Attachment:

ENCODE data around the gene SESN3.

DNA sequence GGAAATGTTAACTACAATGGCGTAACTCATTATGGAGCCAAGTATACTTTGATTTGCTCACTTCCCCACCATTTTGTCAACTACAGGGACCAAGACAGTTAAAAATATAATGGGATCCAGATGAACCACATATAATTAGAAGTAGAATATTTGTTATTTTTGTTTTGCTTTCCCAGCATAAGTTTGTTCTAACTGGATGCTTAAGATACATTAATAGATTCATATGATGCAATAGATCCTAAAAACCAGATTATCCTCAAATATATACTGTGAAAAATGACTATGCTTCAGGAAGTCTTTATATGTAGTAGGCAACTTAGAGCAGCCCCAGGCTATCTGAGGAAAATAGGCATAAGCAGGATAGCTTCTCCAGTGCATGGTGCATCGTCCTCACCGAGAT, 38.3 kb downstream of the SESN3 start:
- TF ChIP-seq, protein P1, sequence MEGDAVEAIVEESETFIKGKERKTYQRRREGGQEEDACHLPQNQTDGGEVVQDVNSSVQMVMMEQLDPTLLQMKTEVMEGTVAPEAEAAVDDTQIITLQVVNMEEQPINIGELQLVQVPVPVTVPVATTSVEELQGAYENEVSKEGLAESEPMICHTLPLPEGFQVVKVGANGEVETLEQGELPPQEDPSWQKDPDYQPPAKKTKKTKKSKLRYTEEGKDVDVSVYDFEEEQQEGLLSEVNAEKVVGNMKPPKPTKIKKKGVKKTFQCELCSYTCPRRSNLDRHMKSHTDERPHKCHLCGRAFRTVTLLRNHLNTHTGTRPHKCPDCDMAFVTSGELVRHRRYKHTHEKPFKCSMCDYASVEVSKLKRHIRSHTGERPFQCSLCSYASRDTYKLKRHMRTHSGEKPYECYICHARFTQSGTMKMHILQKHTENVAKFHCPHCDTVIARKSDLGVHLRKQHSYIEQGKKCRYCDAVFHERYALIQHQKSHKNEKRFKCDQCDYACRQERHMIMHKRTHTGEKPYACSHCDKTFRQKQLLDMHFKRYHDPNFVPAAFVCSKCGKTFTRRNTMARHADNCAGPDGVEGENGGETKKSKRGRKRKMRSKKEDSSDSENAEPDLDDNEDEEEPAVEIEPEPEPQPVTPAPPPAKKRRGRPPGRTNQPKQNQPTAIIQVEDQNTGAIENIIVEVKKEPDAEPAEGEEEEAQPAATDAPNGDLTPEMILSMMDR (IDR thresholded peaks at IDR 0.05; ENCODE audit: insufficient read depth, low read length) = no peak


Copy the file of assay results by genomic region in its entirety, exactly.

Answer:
ENCODE data around the gene SESN3.

DNA sequence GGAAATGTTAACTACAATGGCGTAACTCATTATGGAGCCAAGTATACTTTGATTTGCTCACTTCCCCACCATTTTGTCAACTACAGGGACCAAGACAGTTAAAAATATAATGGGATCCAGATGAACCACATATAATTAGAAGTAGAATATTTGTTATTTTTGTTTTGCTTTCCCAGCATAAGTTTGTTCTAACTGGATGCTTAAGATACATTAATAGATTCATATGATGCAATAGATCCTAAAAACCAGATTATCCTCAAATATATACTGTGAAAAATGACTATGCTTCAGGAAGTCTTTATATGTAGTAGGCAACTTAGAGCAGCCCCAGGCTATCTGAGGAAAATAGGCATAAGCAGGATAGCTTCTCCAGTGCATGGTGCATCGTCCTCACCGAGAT, 38.3 kb downstream of the SESN3 start:
- TF ChIP-seq, protein P1, sequence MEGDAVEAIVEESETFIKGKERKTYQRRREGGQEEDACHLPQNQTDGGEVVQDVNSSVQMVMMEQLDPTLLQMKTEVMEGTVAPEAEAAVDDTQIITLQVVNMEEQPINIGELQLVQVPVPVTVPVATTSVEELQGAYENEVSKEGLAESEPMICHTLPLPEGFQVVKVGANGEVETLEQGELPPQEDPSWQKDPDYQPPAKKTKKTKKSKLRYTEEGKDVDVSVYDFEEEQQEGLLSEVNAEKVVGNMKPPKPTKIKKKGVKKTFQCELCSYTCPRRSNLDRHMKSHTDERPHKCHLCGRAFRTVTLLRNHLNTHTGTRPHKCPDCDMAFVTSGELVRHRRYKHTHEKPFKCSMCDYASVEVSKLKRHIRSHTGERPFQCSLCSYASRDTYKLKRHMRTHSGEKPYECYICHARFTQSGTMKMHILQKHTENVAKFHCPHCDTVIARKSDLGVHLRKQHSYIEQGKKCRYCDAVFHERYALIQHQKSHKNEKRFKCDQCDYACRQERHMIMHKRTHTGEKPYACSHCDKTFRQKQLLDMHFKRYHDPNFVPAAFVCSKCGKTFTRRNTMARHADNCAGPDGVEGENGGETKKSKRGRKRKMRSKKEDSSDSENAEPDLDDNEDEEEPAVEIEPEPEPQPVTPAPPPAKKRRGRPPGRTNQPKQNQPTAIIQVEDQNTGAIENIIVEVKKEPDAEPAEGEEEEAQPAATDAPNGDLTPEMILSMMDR (IDR thresholded peaks at IDR 0.05; ENCODE audit: insufficient read depth, low read length) = no peak